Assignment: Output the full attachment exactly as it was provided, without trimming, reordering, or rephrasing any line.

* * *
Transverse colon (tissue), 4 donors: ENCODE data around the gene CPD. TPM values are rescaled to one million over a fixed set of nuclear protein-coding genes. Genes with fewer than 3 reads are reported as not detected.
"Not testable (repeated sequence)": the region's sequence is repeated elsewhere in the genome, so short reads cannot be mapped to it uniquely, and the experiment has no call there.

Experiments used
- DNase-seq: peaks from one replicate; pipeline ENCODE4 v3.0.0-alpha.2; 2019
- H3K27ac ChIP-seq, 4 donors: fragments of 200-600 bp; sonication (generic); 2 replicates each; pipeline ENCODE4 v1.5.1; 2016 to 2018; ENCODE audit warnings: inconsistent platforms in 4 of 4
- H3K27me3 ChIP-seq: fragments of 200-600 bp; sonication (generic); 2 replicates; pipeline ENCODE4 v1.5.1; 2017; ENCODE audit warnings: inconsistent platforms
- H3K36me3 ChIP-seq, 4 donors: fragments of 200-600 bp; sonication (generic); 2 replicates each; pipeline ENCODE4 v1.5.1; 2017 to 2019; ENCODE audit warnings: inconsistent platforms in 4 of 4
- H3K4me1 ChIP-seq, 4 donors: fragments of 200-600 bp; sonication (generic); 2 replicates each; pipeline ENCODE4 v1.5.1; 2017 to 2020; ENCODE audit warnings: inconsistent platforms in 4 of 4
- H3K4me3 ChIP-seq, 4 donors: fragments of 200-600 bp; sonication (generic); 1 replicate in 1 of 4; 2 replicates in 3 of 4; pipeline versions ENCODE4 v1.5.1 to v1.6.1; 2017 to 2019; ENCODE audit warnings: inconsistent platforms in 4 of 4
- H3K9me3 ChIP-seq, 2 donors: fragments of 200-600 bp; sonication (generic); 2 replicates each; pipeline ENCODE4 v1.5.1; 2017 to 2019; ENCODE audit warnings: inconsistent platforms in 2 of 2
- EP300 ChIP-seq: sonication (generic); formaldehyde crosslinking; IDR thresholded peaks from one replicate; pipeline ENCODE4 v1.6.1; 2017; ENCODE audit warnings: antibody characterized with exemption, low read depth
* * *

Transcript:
Transverse colon (tissue), 4 donors: ENCODE data around the gene CPD. TPM values are rescaled to one million over a fixed set of nuclear protein-coding genes. Genes with fewer than 3 reads are reported as not detected.
"Not testable (repeated sequence)": the region's sequence is repeated elsewhere in the genome, so short reads cannot be mapped to it uniquely, and the experiment has no call there.

Experiments used
- DNase-seq: peaks from one replicate; pipeline ENCODE4 v3.0.0-alpha.2; 2019
- H3K27ac ChIP-seq, 4 donors: fragments of 200-600 bp; sonication (generic); 2 replicates each; pipeline ENCODE4 v1.5.1; 2016 to 2018; ENCODE audit warnings: inconsistent platforms in 4 of 4
- H3K27me3 ChIP-seq: fragments of 200-600 bp; sonication (generic); 2 replicates; pipeline ENCODE4 v1.5.1; 2017; ENCODE audit warnings: inconsistent platforms
- H3K36me3 ChIP-seq, 4 donors: fragments of 200-600 bp; sonication (generic); 2 replicates each; pipeline ENCODE4 v1.5.1; 2017 to 2019; ENCODE audit warnings: inconsistent platforms in 4 of 4
- H3K4me1 ChIP-seq, 4 donors: fragments of 200-600 bp; sonication (generic); 2 replicates each; pipeline ENCODE4 v1.5.1; 2017 to 2020; ENCODE audit warnings: inconsistent platforms in 4 of 4
- H3K4me3 ChIP-seq, 4 donors: fragments of 200-600 bp; sonication (generic); 1 replicate in 1 of 4; 2 replicates in 3 of 4; pipeline versions ENCODE4 v1.5.1 to v1.6.1; 2017 to 2019; ENCODE audit warnings: inconsistent platforms in 4 of 4
- H3K9me3 ChIP-seq, 2 donors: fragments of 200-600 bp; sonication (generic); 2 replicates each; pipeline ENCODE4 v1.5.1; 2017 to 2019; ENCODE audit warnings: inconsistent platforms in 2 of 2
- EP300 ChIP-seq: sonication (generic); formaldehyde crosslinking; IDR thresholded peaks from one replicate; pipeline ENCODE4 v1.6.1; 2017; ENCODE audit warnings: antibody characterized with exemption, low read depth